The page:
Comedian Sarah Silverman has admitted she was given the boot from an upcoming movie project after the producers found an old photograph of her wearing blackface.
During an appearance on The Bill Simmons Podcast, Silverman said she had been fired, the night before she was set to begin filming the movie, due to the photograph which had been taken from a sketch that was part of her 2007 comedy series.
Silverman criticized “cancel culture” and how easy it is for those in the public eye to have their careers destroyed over one mistake or one misspoken word which could be construed as offensive, a phenomenon which she dubbed “righteousness porn” and said is primarily driven by the left. “I think it’s really scary and it’s a very odd thing that it’s invaded the left primarily and the right will mimic it,” she said.
“It’s like, if you’re not on board, if you say the wrong thing, if you had a tweet once, everyone is, like, throwing the first stone… It’s so odd. It’s a perversion. It’s really, ‘Look how righteous I am and now I’m going to press refresh all day long to see how many likes I get in my righteousness.’”
Silverman had already apologized for the blackface incident multiple times, even as far back as 2015 when she called it her most “regrettable joke.” She also told GQ Magazine last year that she does not stand by it. “I’m horrified by it, and I can’t erase it. I can only be changed by it and move on,” she said at the time. She also told the magazine that it was “liberal-bubble stuff” where she “actually thought it was dealing with racism by using racism.”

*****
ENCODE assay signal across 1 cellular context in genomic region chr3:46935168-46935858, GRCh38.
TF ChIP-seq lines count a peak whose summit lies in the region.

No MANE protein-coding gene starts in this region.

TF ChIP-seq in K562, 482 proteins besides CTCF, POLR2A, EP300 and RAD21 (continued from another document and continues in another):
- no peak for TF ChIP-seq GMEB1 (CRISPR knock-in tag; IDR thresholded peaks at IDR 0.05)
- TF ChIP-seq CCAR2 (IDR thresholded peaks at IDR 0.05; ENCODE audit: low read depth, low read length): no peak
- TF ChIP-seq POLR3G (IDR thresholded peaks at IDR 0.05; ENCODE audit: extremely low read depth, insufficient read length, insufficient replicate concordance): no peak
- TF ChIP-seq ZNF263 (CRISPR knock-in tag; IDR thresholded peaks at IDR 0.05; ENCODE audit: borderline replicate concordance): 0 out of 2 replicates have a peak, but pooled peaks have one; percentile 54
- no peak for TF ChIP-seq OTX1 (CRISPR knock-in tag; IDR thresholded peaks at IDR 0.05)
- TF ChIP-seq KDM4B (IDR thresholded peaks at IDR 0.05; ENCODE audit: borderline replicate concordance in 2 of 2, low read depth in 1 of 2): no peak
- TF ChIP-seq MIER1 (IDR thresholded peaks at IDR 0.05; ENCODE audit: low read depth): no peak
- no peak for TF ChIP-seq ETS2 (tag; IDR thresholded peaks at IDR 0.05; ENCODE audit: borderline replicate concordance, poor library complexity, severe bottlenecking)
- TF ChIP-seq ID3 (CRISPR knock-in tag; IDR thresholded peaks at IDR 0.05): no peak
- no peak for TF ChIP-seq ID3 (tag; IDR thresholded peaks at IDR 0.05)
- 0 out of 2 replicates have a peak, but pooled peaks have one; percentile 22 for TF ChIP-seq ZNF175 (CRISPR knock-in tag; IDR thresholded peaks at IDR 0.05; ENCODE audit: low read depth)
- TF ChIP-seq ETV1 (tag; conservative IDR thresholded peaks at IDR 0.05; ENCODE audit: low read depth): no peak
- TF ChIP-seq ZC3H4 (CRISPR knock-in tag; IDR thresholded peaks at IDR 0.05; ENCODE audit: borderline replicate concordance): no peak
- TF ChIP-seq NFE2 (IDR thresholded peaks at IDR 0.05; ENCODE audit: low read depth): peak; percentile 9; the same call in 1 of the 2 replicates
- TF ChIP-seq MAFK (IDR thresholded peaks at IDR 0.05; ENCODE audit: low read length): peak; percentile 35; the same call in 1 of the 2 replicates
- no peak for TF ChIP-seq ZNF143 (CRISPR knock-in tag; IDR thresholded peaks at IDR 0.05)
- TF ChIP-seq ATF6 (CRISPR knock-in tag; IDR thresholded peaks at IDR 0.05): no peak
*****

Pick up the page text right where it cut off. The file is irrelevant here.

The apology obviously was not good enough for the movie producers, however. Silverman did not mention the name of the film in question, but she had recently been cast to star alongside Jennifer Lopez in a romantic comedy called Marry Me.
It’s not the first time a celebrity has found themselves in hot water over blackface. Earlier this year, co-host of The View, Joy Behar, came under fire for a “beautiful African woman” Halloween costume she donned in the 1970s when a clip of her explaining the moment resurfaced on social media.
Former Fox News and NBC host Megyn Kelly was fired from her daytime talk show last year after commenting that blackface was thought to be acceptable when she was growing up, “as long as you were dressing like a character.”
Politicians and companies have also run into blackface controversies in recent years.
Virginia Governor Ralph Northan came under pressure to resign after an old college yearbook photo in which he wore blackface was unearthed, while fashion brand Gucci removed a woolen, balaclava-style jumper from one of its 2018 collections, after shoppers complained that its style resembled blackface. The brand called it a “powerful learning moment.”
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